Before you start painting, take note of the light sources, the resulting shadows, and the colors that you want to dominate.
You should also identify your focal point, the really exciting part of the painting, before you begin.
You may want to write down some quick notes next to the thumbnail sketch as a reminder. Chances are that once you start painting things will not look as you imagined, and having a vision and a strategy of reference will help you troubleshoot.
What Colors Best Fit the Mood I Want to Convey?
The mood of your work can be set by the values and hues you choose. Be selective with the colors that you squeeze out to use.
If the work has too many colors it will pull the artwork in too many directions.
Choose your colors and then mix large quantities to carry you through the painting. If using acrylics, make sure you spray them with water often and store them in a sealed palette to prevent the paint from drying.
Here you can find more information about color schemes and how to create color harmony.
The best tool to learn how to paint is paint. The more you practice, the more mistakes you will make and correct, and soon your confidence will grow.— Hashim Akib, painter
7. Focal Point
What Should Be the Star of the Show and Where Will It Be Placed?
Naturally, the eye is drawn to the area of greatest contrast.
So, when creating your focal points, keep in mind these two simple rules:
- The most contrast gets the most attention from the viewer.
- The least contrast gets the least attention or emotional response.
Use these concepts to design your paintings. By merely increasing or decreasing the amount of contrast in any area, we can move the eye of the observer around the picture plane.
How many focal points do I need?
Most painters focus on one focal point, but it is a great strategy to have different points of interest in order of importance, with a primary, a secondary, and a tertiary area of interest, and so on.
Create points of interest using contrast, define your main characters, with the primary one having the highest contrast and level of detail of all.
Where Will Be My Sharpest Edges and My Softest Edges Located?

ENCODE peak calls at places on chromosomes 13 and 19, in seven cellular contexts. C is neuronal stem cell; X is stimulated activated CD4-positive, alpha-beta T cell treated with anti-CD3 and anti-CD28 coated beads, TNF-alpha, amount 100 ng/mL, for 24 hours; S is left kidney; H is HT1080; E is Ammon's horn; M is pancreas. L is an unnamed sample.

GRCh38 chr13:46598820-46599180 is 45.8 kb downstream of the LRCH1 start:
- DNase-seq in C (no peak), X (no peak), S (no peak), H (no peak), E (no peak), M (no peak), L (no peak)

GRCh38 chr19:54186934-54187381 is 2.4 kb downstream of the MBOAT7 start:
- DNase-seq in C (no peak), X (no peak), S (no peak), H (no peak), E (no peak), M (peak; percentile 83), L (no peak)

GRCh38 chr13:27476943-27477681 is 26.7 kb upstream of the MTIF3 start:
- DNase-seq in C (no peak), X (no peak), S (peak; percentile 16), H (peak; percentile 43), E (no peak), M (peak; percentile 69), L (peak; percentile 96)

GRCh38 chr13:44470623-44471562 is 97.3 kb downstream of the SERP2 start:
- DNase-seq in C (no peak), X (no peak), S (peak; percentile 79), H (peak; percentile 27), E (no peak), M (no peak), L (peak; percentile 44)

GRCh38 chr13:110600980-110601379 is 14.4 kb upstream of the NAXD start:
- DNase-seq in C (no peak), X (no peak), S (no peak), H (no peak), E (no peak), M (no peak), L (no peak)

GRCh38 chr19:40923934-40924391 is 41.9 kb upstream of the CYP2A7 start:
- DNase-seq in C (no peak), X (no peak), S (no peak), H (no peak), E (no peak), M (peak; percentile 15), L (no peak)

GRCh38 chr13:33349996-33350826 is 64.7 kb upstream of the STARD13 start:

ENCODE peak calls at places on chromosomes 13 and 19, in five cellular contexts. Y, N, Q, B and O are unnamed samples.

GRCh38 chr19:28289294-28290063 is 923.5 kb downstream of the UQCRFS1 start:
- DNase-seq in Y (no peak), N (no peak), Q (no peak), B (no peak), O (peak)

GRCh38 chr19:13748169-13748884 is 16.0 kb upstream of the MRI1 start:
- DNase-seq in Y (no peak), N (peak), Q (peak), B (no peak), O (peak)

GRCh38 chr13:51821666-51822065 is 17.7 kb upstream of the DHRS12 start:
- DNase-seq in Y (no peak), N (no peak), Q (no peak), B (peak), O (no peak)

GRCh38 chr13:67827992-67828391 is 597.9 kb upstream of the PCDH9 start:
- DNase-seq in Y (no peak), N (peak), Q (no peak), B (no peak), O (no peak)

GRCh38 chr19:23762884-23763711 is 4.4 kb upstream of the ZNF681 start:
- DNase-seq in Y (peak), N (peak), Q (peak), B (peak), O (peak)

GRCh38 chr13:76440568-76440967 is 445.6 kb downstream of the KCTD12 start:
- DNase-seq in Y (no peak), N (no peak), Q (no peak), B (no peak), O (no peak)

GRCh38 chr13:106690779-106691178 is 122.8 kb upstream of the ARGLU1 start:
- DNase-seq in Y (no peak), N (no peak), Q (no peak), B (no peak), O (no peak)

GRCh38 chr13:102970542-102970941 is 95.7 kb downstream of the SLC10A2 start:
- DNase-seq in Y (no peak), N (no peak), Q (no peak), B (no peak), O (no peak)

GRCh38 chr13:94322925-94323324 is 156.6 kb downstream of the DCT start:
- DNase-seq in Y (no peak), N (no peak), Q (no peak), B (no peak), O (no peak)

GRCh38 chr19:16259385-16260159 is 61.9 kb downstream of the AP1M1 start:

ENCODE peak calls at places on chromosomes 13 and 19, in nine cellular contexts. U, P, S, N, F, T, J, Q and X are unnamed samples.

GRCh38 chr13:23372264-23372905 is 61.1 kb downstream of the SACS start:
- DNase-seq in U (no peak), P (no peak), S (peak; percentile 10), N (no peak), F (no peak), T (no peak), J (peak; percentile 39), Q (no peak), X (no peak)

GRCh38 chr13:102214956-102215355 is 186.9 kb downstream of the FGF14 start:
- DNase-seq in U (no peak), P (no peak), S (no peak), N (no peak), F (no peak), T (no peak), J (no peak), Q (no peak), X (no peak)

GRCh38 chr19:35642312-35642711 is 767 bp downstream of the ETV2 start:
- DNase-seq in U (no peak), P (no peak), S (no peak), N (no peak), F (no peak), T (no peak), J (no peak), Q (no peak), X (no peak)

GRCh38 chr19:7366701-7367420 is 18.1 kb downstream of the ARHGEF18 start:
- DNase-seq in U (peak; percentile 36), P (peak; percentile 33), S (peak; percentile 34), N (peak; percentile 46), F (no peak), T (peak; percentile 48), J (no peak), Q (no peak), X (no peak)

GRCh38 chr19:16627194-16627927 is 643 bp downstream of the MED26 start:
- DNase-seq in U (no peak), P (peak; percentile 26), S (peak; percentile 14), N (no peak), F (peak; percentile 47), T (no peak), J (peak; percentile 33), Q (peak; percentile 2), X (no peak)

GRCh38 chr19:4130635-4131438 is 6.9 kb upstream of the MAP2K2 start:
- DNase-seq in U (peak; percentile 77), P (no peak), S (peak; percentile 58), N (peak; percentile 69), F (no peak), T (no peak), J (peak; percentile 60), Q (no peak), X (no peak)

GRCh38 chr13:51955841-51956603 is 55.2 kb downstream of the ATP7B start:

Every time you transition from one color to another, you create an edge.
These edges, or changes, can be sharp as a knife or so gradual as to be almost imperceptible.
Sharp edges create more contrast; therefore, they attract more attention. Hence, you should plan carefully where you’ll allow sharp transitions and where you want the transition do be unnoticeable, usually achieved by blending the two adjacent colors together.
What an Artist Can Expect From His/Her First Paintings as a Beginner
As you get ready to start as a beginner artist, keep in mind that most probably you’ll have to face the following challenges:
- Embrace the disappointment. Almost certainly your first paintings are not going to be great. That’s ok, keep painting.
- Expect the unexpected. Even if you start with a specific idea in mind, once you begin applying paint, you are entering uncharted territory. Mistakes are going to happen; things will look different than planned. Accept that you are going to be in unknown territory and at times you’ll have no idea of how it’s going to look at the end.
- It’s gonna get ugly. There is always an ugly stage in every painting, usually towards mid-phase, push through it, don’t let it discourage you. One problem-solving brushstroke at the time, it gets better.
- You better give up on the idea of having total control. You start painting with a plan, but new ideas will come, the painting itself will morph in front of your eyes. Keep in mind your initial purpose, but also trust the painting, let it tell you what it needs next.
This content is accurate and true to the best of the author’s knowledge and is not meant to substitute for formal and individualized advice from a qualified professional.
© 2013 Robie Benve